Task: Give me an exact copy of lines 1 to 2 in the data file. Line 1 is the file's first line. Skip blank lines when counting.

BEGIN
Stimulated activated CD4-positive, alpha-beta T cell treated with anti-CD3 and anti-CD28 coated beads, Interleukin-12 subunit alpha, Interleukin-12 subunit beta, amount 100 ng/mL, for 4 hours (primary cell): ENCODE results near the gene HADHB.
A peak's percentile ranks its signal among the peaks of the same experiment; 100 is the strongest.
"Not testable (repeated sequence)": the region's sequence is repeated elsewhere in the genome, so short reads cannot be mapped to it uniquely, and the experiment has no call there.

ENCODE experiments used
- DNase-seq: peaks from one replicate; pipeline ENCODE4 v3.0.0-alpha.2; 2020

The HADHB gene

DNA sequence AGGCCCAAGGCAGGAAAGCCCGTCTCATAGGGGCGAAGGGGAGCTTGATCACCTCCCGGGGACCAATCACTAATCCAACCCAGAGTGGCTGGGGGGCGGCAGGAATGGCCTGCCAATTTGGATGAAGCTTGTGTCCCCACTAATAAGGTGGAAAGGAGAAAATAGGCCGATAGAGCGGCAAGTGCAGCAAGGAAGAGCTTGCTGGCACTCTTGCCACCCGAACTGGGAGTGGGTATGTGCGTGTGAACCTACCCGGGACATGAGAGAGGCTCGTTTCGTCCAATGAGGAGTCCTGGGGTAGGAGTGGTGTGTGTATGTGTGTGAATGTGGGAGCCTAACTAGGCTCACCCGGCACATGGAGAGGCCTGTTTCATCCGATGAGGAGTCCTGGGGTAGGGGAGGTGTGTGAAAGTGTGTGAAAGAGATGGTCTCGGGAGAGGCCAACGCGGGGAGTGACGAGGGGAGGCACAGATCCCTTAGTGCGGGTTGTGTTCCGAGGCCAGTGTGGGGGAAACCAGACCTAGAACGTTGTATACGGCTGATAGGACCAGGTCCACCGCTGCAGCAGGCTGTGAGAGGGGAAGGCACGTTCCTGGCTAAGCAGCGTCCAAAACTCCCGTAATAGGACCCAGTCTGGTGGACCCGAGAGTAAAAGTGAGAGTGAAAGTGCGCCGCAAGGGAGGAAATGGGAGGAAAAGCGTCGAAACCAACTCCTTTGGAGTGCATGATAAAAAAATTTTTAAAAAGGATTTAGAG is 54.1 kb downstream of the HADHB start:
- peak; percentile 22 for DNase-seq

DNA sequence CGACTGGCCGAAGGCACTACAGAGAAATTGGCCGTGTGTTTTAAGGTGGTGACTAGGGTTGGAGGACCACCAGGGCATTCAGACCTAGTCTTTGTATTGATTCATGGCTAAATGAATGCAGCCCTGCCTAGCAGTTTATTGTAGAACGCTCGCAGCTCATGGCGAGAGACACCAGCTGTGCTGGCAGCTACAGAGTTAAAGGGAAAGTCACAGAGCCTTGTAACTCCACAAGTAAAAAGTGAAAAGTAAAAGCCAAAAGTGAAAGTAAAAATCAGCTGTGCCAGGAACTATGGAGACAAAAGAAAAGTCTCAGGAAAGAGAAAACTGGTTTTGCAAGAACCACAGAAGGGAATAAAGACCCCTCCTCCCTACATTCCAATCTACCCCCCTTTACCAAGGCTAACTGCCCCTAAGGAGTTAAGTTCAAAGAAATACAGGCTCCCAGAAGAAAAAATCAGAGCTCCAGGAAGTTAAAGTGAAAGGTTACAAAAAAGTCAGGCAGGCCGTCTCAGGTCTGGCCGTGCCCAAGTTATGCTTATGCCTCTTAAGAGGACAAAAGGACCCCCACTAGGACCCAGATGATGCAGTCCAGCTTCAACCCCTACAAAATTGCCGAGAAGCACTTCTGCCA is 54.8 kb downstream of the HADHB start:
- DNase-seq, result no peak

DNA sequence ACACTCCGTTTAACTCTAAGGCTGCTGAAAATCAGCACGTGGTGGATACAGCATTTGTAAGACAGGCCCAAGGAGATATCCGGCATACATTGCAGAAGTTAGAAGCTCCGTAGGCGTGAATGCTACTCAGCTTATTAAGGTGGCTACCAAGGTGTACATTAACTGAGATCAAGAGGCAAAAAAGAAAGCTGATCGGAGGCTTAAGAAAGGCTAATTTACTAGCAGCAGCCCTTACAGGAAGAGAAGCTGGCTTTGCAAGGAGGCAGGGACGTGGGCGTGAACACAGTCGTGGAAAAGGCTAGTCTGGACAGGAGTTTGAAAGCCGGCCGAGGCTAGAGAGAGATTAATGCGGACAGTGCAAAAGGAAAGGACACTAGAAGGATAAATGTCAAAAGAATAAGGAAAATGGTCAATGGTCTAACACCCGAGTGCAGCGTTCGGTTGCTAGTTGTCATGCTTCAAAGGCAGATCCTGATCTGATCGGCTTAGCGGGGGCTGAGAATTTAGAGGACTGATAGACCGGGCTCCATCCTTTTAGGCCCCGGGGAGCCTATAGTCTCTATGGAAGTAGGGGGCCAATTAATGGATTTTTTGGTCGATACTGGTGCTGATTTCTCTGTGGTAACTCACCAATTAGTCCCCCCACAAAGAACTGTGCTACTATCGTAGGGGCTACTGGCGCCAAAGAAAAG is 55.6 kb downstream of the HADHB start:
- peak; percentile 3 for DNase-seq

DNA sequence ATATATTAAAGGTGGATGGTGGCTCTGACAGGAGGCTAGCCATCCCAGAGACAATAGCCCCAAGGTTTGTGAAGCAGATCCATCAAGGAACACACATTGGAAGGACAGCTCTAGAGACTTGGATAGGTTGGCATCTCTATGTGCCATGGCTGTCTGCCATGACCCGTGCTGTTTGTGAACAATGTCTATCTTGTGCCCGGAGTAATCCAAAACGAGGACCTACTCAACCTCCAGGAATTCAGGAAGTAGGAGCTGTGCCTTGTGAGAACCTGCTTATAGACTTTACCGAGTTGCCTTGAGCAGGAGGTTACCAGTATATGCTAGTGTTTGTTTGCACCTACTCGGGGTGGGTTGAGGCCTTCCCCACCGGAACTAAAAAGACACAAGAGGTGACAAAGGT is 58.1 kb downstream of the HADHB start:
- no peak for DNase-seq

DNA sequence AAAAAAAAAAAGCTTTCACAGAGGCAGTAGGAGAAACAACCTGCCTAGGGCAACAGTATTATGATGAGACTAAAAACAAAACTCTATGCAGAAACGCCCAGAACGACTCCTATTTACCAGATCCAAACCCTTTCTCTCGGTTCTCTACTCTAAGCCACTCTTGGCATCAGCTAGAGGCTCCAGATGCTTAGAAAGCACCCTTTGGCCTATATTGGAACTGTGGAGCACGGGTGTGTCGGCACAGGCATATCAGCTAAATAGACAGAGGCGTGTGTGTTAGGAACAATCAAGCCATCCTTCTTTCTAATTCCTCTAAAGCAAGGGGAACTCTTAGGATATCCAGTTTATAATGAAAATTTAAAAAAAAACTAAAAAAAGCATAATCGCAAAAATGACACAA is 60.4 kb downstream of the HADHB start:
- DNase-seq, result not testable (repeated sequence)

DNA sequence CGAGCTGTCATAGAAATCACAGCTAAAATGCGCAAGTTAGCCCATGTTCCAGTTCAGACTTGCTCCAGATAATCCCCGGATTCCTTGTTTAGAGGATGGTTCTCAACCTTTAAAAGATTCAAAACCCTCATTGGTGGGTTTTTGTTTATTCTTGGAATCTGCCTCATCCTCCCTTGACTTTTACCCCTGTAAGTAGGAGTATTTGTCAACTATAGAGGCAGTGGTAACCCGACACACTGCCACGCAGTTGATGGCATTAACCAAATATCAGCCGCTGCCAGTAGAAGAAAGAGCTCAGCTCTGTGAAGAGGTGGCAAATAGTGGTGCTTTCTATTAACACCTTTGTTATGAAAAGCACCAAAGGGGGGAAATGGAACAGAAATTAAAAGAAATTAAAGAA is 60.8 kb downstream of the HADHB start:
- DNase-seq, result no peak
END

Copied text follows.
Stimulated activated CD4-positive, alpha-beta T cell treated with anti-CD3 and anti-CD28 coated beads, Interleukin-12 subunit alpha, Interleukin-12 subunit beta, amount 100 ng/mL, for 4 hours (primary cell): ENCODE results near the gene HADHB.
A peak's percentile ranks its signal among the peaks of the same experiment; 100 is the strongest.